Niall Ferguson

Milbank Family Senior Fellow

Niall Ferguson, MA, D.Phil., is the Milbank Family Senior Fellow at the Hoover Institution, Stanford University, and a senior fellow of the Center for European Studies, Harvard, where he served for twelve years as the Laurence A. Tisch Professor of History. He is also a visiting professor at Tsinghua University, Beijing, and the Diller-von Furstenberg Family Foundation Distinguished Scholar at the Nitze School of Advanced International Studies in Washington, DC. He is the author of fifteen books, most recently The Square and the Tower. His previous book, Kissinger, 1923-1968: The Idealist, won the Council on Foreign Relations Arthur Ross Prize. He is an award-making filmmaker, too, having won an international Emmy for his PBS series The Ascent of Money. His many other prizes include the Benjamin Franklin Prize for Public Service (2010), the Hayek Prize for Lifetime Achievement (2012) and the Ludwig Erhard Prize for Economic Journalism (2013). In addition to writing a weekly column for the Sunday Times (London) and the Boston Globe, he is the founder and managing director of Greenmantle LLC, an advisory firm. He also serves on the board of Affiliated Managers Group. His new book, The Square and the Tower, was published in the U.S. in January.

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Recent Commentary

Analysis and Commentary

From TrusTed To ElecTed

by Niall Fergusonvia Boston Globe
Monday, April 11, 2016

I cannot imagine Ted Cruz as president of the United States. Despite his emphatic defeat of Donald Trump in the Wisconsin primary. Despite the ever-louder chorus of voices saying he is the only man who can deny Trump the Republican nomination.


Tay, Trump, and Artificial Stupidity

by Niall Fergusonvia Boston Globe
Monday, April 4, 2016

I have to admit that DeepMind’s AlphaGo computer had me worried when it trounced the world champion at the Chinese board game Go last month.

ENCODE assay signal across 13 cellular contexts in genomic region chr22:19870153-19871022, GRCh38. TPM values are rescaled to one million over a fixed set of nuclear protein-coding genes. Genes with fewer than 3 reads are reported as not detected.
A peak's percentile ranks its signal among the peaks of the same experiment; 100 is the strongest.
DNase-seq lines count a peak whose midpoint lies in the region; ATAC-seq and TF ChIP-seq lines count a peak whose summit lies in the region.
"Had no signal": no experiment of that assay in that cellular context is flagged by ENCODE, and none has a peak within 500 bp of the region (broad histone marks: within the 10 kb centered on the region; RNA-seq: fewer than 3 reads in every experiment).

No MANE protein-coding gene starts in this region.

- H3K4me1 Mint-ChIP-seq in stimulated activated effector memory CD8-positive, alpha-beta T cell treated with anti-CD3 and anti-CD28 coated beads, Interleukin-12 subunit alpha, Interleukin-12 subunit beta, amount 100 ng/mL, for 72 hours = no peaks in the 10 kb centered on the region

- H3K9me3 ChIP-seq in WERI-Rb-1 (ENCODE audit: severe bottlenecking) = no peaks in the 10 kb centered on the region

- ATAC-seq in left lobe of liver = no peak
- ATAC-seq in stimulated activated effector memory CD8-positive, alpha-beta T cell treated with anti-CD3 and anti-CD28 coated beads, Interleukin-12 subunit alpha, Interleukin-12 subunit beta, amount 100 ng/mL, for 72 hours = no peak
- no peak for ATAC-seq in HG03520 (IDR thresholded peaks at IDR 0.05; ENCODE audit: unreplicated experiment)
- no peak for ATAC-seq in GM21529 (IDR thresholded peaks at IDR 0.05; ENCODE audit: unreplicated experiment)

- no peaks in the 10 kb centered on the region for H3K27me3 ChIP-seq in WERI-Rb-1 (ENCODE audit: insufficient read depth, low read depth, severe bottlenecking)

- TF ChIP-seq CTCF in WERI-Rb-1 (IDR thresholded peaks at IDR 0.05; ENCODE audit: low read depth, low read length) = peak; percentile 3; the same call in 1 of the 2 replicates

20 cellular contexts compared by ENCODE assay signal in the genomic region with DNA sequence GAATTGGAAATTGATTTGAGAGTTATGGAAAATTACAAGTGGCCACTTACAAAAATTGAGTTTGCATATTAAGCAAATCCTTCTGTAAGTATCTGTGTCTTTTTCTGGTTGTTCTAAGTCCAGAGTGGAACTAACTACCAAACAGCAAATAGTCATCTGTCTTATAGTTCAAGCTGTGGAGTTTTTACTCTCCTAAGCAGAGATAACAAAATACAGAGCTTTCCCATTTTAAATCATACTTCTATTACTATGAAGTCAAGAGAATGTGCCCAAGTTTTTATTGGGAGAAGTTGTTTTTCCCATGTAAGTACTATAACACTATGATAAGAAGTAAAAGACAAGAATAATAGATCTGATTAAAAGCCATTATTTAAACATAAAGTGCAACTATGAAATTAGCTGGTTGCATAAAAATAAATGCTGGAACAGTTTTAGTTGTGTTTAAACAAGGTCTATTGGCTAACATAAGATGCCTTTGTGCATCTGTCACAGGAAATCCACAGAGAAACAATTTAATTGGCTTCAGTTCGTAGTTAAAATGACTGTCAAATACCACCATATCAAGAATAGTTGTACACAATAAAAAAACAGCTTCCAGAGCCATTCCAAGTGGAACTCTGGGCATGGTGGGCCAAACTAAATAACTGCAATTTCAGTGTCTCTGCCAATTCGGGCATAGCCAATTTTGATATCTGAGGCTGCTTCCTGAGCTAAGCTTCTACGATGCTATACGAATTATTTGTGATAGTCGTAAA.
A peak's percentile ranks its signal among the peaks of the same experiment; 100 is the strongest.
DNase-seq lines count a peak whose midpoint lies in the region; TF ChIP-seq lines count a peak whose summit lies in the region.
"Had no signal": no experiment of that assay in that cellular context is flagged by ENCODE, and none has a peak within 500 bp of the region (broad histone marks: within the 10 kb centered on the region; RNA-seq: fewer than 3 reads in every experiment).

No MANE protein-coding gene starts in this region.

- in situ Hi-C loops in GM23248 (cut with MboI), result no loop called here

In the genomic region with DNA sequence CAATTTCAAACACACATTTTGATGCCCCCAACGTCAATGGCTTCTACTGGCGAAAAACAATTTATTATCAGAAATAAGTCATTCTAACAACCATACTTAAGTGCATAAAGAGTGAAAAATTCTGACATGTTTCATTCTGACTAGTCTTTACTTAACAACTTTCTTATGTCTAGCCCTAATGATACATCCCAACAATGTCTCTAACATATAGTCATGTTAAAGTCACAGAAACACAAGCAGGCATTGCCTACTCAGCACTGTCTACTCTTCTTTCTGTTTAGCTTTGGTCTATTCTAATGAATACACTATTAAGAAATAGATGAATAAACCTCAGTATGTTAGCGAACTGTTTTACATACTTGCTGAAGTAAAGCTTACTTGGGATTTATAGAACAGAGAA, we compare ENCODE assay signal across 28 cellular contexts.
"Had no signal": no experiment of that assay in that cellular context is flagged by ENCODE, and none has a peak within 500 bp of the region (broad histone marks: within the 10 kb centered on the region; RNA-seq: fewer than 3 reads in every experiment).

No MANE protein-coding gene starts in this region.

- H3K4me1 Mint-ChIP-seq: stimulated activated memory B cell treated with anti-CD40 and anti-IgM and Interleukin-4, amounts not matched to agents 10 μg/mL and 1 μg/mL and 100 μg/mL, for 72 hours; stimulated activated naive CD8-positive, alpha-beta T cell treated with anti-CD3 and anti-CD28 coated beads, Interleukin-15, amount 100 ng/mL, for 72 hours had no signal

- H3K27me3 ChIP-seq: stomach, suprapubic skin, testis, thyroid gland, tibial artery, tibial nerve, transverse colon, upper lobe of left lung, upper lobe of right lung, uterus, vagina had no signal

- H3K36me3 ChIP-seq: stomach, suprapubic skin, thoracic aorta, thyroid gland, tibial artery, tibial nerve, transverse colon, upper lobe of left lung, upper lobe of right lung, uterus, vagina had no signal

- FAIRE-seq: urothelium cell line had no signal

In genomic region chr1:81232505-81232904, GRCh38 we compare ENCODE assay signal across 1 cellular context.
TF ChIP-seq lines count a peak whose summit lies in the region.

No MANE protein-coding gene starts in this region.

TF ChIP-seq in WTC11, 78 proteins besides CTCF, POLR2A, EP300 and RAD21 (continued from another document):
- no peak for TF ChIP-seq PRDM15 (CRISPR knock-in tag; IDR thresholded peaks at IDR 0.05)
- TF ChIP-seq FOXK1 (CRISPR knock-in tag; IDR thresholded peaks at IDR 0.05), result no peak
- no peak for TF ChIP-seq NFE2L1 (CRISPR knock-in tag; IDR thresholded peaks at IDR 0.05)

It Takes A Network To Defeat A Network

by Niall Fergusonvia Boston Globe
Monday, March 28, 2016

The word of the week has been “network.” I have lost track of the number of times I have read that a terrorist network carried out last Tuesday’s lethal attacks in Brussels. The same is now being said about Sunday’s massacre in Lahore. Terrorists used to belong to “groups” and “organizations.” Increasingly, however, we say they belong to networks.


The Rise Of Caveman Politics

by Niall Fergusonvia Boston Globe
Monday, March 21, 2016

In our time, women have been gaining political power as never before.


A ‘Catastrophe Of Epic Proportions’

by Niall Fergusonvia Boston Globe
Monday, March 14, 2016

There is a powerful symbolism in the impending collapse of Iraq’s Mosul dam. Built on the cheap by Saddam Hussein in the early 1980s, it holds back up to 2.9 trillion gallons, roughly twice as much as Lake Pontchartrain in New Orleans. We all know what happened when Hurricane Katrina breached the levees around Pontchartrain’s south shore in 2005.


Barack Obama’s Revolution In Foreign Policy

by Niall Fergusonvia The Atlantic
Sunday, March 13, 2016

When you think you’re the smartest person in the room, it’s tempting to make up your own grand strategy.


Is The US Having A Populist Moment?

by Niall Ferguson quoting Victor Davis Hansonvia Boston Globe
Monday, February 29, 2016

Panic is setting in. “Watching Donald Trump’s rise, I now understand … exactly how Hitler could have come to power in Germany,” writes my Harvard colleague, political theorist Danielle Allen.

David Cameron, Prime Minister of the United Kingdom

The Struggle For Mastery In Europe

by Niall Fergusonvia Boston Globe
Monday, February 22, 2016

European negotiations were once glamorous. Five centuries ago, when Henry VIII met the French king Francis I near Calais, there was so much Tudor bling that the venue became known as the Field of Cloth of Gold.


Financial Panic Or Slow Burn?

by Niall Fergusonvia Boston Globe
Monday, February 15, 2016

In the best-known scene of “The Revenant,’’ Leonardo DiCaprio is hideously mauled by a bear. The world’s investors now know exactly how that feels.

Analysis and Commentary

Henry Kissinger Provided Strategic Vision In Dangerous Times

by Niall Ferguson mentioning Henry A. Kissingervia The New York Times
Saturday, February 13, 2016

For Bernie Sanders to call Henry Kissinger “one of the most destructive secretaries of state in the modern history of this country,” is a reminder that, for all his appeal to younger Democrats, Sanders is a throwback to a bygone era.